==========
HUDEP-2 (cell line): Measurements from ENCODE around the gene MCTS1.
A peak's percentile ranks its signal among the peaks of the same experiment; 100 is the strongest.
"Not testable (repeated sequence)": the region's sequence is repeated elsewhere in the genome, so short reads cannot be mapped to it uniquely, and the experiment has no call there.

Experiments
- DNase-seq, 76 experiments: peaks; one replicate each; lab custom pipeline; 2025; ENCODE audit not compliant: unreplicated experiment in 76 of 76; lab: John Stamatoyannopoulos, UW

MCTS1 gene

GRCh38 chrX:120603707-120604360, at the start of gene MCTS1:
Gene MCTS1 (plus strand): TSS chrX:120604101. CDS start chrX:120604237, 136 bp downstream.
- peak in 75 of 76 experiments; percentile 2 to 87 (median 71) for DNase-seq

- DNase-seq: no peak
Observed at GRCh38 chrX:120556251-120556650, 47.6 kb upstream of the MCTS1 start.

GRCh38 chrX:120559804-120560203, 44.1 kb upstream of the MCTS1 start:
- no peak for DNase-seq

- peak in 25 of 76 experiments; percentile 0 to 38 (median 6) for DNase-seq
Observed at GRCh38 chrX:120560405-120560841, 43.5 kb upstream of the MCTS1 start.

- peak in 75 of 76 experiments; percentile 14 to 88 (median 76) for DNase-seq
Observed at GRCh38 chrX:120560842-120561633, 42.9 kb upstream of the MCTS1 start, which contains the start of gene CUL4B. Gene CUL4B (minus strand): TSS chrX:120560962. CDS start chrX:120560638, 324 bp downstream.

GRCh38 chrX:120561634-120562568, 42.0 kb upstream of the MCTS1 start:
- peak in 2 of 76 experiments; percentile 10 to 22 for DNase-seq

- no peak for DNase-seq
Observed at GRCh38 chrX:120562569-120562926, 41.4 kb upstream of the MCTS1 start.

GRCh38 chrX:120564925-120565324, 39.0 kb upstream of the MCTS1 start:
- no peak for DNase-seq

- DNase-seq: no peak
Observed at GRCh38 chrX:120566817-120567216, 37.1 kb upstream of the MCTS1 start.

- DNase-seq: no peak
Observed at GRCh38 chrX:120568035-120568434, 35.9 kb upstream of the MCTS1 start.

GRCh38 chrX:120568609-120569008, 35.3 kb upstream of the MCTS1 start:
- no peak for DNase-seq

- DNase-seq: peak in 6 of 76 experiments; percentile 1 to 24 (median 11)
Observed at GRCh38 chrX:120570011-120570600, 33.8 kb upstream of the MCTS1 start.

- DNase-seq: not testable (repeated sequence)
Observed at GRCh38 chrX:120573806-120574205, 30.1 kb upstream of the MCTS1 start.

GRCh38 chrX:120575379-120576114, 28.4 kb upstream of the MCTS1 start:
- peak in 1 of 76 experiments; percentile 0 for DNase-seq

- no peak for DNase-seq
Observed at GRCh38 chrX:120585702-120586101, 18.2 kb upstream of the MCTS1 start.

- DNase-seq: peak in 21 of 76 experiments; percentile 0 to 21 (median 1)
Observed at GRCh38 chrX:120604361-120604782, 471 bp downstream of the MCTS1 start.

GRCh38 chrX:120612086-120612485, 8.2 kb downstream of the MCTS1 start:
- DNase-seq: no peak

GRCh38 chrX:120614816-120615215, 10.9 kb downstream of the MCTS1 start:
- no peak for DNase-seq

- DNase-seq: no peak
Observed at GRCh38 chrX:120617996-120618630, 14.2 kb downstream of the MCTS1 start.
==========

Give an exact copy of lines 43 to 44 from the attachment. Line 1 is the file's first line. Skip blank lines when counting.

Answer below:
- no peak for DNase-seq

- DNase-seq: no peak